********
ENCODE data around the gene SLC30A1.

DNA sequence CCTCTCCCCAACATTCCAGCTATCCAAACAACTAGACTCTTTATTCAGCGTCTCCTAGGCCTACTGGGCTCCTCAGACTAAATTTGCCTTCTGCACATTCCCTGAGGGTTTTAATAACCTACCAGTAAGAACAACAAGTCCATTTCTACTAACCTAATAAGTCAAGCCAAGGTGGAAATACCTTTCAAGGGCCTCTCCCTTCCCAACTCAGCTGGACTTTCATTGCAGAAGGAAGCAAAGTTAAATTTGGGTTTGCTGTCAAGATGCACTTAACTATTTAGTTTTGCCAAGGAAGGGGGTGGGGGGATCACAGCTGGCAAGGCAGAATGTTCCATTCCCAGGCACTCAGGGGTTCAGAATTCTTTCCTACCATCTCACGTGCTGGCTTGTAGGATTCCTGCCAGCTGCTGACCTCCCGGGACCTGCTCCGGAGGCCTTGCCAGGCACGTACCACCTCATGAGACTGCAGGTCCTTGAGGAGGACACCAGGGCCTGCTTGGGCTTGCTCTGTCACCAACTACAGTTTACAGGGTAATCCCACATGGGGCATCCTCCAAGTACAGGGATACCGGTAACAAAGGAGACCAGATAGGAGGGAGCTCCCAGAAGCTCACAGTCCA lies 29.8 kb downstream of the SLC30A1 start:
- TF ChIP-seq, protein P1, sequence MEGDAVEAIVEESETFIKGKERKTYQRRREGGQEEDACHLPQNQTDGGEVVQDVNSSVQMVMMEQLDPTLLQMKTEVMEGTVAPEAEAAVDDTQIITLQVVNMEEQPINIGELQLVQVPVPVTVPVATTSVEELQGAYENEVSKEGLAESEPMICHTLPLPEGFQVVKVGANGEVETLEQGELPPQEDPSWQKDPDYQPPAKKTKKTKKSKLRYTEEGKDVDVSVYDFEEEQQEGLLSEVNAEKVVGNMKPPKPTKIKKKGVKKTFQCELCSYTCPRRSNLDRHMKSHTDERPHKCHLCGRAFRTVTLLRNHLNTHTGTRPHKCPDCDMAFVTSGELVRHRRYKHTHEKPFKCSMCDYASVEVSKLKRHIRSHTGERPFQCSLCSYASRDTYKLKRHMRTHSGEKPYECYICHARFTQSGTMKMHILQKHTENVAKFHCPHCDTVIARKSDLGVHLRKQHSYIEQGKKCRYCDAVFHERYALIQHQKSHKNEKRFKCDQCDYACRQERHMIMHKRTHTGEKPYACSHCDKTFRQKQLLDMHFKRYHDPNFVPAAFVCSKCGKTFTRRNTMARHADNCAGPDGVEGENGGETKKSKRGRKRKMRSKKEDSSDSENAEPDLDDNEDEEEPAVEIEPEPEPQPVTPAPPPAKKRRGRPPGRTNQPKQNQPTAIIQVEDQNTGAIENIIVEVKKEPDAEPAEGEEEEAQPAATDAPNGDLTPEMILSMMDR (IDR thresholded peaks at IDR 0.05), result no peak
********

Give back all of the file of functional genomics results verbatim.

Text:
ENCODE data around the gene SLC30A1.

DNA sequence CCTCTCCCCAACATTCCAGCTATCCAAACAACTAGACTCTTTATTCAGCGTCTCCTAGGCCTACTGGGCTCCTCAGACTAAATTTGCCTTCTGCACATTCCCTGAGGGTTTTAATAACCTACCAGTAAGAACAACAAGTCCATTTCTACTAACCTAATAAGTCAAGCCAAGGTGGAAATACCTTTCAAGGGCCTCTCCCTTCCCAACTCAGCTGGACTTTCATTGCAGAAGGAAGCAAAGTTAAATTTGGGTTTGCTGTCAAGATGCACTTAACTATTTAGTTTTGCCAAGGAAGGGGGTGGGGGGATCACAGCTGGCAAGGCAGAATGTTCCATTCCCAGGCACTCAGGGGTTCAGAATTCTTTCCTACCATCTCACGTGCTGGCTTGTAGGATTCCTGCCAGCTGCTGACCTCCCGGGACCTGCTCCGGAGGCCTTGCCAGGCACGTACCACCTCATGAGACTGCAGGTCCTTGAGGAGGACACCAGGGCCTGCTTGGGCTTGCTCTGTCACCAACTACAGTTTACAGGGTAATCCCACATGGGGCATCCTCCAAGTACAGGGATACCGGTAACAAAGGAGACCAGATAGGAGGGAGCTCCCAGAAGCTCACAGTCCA lies 29.8 kb downstream of the SLC30A1 start:
- TF ChIP-seq, protein P1, sequence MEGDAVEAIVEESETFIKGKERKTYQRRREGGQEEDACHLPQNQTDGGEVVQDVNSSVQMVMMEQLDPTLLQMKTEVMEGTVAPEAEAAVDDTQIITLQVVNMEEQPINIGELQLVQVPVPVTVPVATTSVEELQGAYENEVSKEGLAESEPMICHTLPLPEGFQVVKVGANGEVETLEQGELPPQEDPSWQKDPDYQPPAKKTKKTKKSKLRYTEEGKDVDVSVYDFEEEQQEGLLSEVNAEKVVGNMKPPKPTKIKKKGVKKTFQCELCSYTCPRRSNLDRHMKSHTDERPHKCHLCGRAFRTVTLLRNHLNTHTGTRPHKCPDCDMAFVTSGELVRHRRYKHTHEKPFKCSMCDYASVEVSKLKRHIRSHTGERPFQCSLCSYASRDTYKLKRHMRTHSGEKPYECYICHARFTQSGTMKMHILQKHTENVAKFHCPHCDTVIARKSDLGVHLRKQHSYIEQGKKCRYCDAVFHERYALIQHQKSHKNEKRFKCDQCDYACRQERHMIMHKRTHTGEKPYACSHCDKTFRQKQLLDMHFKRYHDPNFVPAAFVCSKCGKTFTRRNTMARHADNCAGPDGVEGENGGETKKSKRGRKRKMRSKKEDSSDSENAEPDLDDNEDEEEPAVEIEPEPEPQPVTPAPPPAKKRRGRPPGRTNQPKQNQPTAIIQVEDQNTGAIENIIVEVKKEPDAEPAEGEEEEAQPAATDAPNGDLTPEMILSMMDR (IDR thresholded peaks at IDR 0.05), result no peak